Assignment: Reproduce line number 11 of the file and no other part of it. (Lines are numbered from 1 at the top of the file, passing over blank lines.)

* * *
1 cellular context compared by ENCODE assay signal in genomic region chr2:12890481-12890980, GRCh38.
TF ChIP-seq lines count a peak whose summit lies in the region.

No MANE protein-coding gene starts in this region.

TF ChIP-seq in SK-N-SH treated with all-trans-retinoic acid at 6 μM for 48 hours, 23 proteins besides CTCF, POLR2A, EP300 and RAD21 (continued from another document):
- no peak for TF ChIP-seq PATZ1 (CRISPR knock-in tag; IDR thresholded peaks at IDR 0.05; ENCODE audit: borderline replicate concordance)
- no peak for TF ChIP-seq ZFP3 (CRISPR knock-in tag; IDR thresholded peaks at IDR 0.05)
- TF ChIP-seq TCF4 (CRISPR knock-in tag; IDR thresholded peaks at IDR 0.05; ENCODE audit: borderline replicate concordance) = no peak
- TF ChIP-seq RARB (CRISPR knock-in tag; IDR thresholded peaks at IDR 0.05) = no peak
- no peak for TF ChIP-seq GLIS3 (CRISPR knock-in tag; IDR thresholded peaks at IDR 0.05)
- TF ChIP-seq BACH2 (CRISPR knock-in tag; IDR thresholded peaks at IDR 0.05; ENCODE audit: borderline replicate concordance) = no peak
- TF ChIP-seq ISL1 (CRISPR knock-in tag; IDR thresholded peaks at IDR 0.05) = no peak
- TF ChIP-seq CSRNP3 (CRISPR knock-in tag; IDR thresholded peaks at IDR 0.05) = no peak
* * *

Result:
- TF ChIP-seq ISL1 (CRISPR knock-in tag; IDR thresholded peaks at IDR 0.05) = no peak